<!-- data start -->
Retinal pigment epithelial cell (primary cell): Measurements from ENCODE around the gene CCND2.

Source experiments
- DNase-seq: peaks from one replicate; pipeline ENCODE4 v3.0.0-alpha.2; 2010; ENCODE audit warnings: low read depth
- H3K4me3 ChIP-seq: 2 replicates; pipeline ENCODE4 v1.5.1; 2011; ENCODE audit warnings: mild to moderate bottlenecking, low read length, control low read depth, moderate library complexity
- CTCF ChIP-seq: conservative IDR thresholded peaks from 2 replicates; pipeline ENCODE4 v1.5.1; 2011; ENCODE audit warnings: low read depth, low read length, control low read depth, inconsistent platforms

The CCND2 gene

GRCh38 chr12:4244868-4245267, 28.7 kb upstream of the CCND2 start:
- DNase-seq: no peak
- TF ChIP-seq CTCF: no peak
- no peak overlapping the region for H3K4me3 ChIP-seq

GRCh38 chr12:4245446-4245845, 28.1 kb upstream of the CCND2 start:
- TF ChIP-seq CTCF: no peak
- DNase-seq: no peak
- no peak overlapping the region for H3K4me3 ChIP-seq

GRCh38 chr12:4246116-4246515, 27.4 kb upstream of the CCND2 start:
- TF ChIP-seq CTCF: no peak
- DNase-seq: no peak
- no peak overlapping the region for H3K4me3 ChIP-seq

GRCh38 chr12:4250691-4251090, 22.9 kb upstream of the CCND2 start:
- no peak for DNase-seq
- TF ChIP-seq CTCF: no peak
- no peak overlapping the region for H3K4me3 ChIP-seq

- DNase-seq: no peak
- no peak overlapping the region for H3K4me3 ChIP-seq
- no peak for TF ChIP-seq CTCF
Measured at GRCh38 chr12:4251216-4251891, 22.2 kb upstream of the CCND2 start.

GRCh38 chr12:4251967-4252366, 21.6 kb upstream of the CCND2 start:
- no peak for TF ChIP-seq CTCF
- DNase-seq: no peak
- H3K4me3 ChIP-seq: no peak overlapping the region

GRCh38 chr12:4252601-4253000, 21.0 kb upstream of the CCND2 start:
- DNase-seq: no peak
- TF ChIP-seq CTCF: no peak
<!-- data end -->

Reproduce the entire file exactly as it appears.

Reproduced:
Retinal pigment epithelial cell (primary cell): Measurements from ENCODE around the gene CCND2.

Source experiments
- DNase-seq: peaks from one replicate; pipeline ENCODE4 v3.0.0-alpha.2; 2010; ENCODE audit warnings: low read depth
- H3K4me3 ChIP-seq: 2 replicates; pipeline ENCODE4 v1.5.1; 2011; ENCODE audit warnings: mild to moderate bottlenecking, low read length, control low read depth, moderate library complexity
- CTCF ChIP-seq: conservative IDR thresholded peaks from 2 replicates; pipeline ENCODE4 v1.5.1; 2011; ENCODE audit warnings: low read depth, low read length, control low read depth, inconsistent platforms

The CCND2 gene

GRCh38 chr12:4244868-4245267, 28.7 kb upstream of the CCND2 start:
- DNase-seq: no peak
- TF ChIP-seq CTCF: no peak
- no peak overlapping the region for H3K4me3 ChIP-seq

GRCh38 chr12:4245446-4245845, 28.1 kb upstream of the CCND2 start:
- TF ChIP-seq CTCF: no peak
- DNase-seq: no peak
- no peak overlapping the region for H3K4me3 ChIP-seq

GRCh38 chr12:4246116-4246515, 27.4 kb upstream of the CCND2 start:
- TF ChIP-seq CTCF: no peak
- DNase-seq: no peak
- no peak overlapping the region for H3K4me3 ChIP-seq

GRCh38 chr12:4250691-4251090, 22.9 kb upstream of the CCND2 start:
- no peak for DNase-seq
- TF ChIP-seq CTCF: no peak
- no peak overlapping the region for H3K4me3 ChIP-seq

- DNase-seq: no peak
- no peak overlapping the region for H3K4me3 ChIP-seq
- no peak for TF ChIP-seq CTCF
Measured at GRCh38 chr12:4251216-4251891, 22.2 kb upstream of the CCND2 start.

GRCh38 chr12:4251967-4252366, 21.6 kb upstream of the CCND2 start:
- no peak for TF ChIP-seq CTCF
- DNase-seq: no peak
- H3K4me3 ChIP-seq: no peak overlapping the region

GRCh38 chr12:4252601-4253000, 21.0 kb upstream of the CCND2 start:
- DNase-seq: no peak
- TF ChIP-seq CTCF: no peak